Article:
2009 Recalibration: Part 1
Your business is bursting with profits
Ask yourself this question: Where is the latent profit in our business?
No business, in the history of the world, has created all of the profit it could possibly produce—including yours. There is always money left on the table.
That is especially true in tough times like this. Our world has changed, profoundly and quickly, and we have yet to adjust to our new reality. Many of us are so shell-shocked at what's been taken from us that we have yet to acknowledge what is left for us to take.
Your business is filled with unrealized opportunities. It is bursting with latent profit, just waiting to be unleashed. The real question is whether you will identify those opportunities and grab them. I am 100% convinced that the state of your business on January 1, 2010, has less to do with the Dow Jones Average, the unemployment rate, or the price of gas than it does with how YOU act in the meantime. (And it is in your best interest to believe this, also.)
As a first step, you want to identify the best sources of latent profit for you in this economic climate. To do this, start out by dreaming. Get in a quiet, undistracted place, and imagine it is one year from today. As you dream, imagine that 2009 was the best, most profitable year you have ever had. (Yes, this is a good dream.) Open your mind, and imagine what happened in your business to make 2009 so successful. If you open your mind, and let yourself think positively, you'll be surprised at the ideas that flow to the surface.
I did this exercise with a client a few weeks ago. Despite the economic situation, the CEO sensed that significant opportunity was lurking below the surface. I asked the CEO and his key senior leaders to imagine the company had an incredible 2009 and 2010, and to describe the company to me on January 1, 2011. Although the company produced $15 million in revenue in 2008, it didn’t take this team long to identify a very credible, achievable $30 million business in two years.
Where did we find this opportunity?
• The first place the business's leaders identified was in their existing customer relationships, where a very large percentage of customers were only buying a fraction of what was possible. The executives admitted that they hadn’t spent nearly enough time developing these existing customer relationships.
• They recognized a large number of retail outlets that could carry their products, but which they had not pursued.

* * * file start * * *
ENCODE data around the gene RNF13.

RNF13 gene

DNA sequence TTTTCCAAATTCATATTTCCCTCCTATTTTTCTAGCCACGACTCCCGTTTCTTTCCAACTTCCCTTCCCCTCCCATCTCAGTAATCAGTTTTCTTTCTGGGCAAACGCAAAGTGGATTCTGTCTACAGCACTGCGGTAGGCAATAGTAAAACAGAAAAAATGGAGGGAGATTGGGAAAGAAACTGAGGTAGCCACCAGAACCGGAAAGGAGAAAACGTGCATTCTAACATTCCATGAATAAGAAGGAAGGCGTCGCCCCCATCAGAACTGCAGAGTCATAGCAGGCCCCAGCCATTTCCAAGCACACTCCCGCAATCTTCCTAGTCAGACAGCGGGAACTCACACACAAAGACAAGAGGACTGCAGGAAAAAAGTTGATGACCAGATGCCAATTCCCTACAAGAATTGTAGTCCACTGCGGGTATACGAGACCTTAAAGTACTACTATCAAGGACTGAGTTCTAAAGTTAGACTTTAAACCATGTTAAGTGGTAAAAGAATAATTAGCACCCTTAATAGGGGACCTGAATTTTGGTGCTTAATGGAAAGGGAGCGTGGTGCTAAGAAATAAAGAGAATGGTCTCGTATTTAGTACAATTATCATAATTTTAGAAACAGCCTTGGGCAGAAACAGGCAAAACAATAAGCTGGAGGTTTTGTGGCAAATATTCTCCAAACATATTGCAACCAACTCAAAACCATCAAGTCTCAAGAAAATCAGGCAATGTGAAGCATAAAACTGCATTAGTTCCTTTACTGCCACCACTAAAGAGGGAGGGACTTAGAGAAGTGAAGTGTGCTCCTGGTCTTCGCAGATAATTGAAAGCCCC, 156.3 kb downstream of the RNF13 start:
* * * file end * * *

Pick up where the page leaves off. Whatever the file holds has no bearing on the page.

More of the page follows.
• They had recently experimented with some new product combinations, presented as comprehensive solutions, which were showing initial success with a small number of customers. They didn’t have a sales plan to take these ideas to other customers, but realized that there was great potential if they did so.
• They had recently made a big sale to an entirely new kind of customer, that they had never served before. This first sale now gave them credibility and a track record with other companies in that category.
Was it hard for the company to identify these opportunities? No. Had they articulated them clearly before our conversation. No. This idea of "bringing the future forward," by imagining that it is now one year from today, opens your mind to seeing the possibilities in your business. Like my client, your company is likely sitting on a mountain of opportunity, despite the economic situation.
All of us are sitting on mountains of opportunity. But this result really isn't all that surprising. You have left many opportunities unrealized for years. It's only natural; after all, we can't chase everything that it's possible to chase. Life in business is all about making choices about what we do, and what we don't do. Many of the things you chose not to do in the past may be ripe to be done in the present.
As I've been going through this simple exercise with my clients, and with my own business, it's been invigorating to see the ideas that we bring to the surface. I trust you will have the same experience and will find this to be a positive step toward your success during this economic meltdown.
[This is the first in a six-part series by Steve Yastrow, which parallels six ideas he presented in his 2009 Readiness Teleseminar, in which he addresses Six Readiness Questions to help you thrive in 2009. If you fast-forward to 11 minutes into the one-hour seminar, you can hear more about the subject of this blog post.—CM]